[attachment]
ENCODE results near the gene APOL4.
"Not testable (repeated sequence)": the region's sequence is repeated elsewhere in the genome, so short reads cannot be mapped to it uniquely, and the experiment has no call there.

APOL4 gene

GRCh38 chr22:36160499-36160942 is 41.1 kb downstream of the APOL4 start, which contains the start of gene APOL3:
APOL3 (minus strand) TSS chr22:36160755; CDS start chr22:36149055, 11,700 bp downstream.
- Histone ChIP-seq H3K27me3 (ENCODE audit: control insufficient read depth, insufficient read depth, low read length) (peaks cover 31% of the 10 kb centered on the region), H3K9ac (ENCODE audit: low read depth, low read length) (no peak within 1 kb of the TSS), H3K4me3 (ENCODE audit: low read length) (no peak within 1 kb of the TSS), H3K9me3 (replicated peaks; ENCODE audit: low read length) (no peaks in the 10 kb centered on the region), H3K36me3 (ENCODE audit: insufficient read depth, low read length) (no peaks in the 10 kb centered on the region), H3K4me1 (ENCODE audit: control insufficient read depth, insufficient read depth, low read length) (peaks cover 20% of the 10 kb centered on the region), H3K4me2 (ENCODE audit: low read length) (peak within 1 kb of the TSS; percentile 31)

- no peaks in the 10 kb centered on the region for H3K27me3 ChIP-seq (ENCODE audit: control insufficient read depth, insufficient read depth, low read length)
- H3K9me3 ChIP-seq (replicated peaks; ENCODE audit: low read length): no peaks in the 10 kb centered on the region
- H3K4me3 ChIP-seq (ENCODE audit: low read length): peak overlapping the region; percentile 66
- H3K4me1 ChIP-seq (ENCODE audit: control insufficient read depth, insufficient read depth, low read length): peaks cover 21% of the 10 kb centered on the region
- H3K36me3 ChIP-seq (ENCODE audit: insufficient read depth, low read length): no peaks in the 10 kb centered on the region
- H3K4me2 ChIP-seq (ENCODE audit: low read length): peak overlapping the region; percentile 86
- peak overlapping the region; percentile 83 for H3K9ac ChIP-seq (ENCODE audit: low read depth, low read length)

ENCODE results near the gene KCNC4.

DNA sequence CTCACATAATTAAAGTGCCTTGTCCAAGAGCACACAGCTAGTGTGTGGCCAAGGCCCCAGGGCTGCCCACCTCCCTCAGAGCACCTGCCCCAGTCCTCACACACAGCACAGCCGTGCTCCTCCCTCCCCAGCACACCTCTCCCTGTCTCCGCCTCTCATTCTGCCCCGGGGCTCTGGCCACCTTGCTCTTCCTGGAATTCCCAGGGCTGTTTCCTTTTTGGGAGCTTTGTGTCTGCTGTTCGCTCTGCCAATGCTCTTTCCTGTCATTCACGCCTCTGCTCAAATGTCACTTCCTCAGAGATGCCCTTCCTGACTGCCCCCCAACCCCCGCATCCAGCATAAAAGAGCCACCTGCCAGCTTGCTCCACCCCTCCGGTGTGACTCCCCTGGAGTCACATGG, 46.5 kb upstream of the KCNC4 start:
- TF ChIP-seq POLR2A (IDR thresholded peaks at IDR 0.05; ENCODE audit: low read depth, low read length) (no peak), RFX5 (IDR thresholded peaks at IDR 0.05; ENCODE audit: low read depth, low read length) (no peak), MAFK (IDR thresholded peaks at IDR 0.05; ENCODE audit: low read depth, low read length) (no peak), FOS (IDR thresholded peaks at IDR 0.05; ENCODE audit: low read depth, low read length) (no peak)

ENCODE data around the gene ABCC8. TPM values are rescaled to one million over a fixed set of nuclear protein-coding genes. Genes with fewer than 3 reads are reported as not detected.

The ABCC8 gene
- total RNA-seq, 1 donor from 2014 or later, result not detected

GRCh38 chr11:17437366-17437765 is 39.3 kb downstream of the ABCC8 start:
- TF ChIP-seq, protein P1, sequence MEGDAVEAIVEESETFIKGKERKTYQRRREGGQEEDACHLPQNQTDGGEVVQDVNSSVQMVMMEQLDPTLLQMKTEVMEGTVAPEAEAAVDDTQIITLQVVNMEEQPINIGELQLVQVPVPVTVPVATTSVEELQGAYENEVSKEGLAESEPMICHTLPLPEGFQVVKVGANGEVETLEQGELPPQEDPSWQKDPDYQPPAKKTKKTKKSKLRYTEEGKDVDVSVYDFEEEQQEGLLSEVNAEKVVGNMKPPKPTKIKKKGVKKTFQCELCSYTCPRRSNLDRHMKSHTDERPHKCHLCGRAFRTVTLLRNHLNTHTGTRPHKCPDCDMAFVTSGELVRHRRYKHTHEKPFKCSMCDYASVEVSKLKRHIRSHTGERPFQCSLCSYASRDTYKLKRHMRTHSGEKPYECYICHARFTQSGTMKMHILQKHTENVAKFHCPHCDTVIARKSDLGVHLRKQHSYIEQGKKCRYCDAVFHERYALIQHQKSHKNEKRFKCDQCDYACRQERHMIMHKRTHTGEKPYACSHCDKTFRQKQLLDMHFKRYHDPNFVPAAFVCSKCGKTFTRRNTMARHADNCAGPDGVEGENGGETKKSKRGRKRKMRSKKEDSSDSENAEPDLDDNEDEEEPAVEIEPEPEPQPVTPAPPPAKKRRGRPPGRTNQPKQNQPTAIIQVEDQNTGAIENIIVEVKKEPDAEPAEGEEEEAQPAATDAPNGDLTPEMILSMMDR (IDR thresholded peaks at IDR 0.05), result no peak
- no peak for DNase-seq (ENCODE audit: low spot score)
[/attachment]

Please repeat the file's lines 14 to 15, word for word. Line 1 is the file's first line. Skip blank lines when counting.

ENCODE results near the gene KCNC4.

DNA sequence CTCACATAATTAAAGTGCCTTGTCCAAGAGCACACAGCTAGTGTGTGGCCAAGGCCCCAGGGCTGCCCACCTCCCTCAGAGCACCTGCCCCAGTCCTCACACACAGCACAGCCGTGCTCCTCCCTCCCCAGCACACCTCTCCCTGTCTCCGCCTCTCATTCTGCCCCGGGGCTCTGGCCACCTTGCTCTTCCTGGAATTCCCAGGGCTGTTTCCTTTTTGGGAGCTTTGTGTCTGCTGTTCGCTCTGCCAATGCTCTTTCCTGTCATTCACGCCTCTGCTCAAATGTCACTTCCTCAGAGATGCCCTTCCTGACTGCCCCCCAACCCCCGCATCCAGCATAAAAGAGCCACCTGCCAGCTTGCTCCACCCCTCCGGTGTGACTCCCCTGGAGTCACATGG, 46.5 kb upstream of the KCNC4 start: